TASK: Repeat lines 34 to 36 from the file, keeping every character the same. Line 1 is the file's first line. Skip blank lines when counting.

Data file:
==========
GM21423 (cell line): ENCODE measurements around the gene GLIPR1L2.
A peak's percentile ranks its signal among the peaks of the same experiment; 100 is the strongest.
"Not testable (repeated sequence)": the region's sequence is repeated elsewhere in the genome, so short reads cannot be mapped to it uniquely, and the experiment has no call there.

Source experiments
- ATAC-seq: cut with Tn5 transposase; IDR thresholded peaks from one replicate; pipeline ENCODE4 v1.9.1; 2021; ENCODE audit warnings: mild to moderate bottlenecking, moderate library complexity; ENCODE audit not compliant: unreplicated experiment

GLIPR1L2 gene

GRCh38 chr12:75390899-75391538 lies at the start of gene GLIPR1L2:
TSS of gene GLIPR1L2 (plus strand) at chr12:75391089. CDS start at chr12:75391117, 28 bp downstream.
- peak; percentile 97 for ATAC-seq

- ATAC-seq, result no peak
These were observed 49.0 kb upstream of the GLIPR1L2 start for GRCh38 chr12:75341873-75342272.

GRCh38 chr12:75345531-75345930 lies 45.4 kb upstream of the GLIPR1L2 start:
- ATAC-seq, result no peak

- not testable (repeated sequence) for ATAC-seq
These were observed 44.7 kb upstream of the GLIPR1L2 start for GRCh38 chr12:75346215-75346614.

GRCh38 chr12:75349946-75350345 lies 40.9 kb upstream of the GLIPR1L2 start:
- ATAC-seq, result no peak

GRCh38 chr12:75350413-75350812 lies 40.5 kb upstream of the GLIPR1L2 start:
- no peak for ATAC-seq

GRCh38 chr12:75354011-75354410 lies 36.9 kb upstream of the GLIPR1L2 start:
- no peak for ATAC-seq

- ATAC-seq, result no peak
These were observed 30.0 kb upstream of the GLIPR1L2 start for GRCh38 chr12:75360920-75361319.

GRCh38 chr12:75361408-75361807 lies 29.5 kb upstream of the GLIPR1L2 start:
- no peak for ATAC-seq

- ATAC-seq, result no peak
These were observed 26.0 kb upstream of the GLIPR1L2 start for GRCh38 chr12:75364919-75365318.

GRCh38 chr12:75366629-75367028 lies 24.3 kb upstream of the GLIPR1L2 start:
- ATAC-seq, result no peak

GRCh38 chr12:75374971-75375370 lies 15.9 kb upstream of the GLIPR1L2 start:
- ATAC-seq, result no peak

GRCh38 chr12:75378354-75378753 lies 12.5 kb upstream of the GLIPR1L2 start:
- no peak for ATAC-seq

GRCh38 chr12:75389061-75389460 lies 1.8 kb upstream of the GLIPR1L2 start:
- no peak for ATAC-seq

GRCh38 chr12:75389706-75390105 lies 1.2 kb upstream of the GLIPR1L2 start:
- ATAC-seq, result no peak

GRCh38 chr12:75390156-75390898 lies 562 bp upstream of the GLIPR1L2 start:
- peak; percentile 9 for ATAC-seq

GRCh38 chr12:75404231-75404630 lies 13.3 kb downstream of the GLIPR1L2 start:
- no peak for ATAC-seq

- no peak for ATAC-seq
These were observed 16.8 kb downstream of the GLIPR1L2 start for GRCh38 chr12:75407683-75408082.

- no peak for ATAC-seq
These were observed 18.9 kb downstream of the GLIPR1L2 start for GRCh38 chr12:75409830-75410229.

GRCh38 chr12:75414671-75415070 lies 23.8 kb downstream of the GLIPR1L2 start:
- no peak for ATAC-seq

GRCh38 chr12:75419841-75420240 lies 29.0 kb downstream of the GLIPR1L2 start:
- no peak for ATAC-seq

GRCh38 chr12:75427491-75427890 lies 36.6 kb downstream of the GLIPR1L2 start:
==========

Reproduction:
GRCh38 chr12:75389061-75389460 lies 1.8 kb upstream of the GLIPR1L2 start:
- no peak for ATAC-seq

GRCh38 chr12:75389706-75390105 lies 1.2 kb upstream of the GLIPR1L2 start: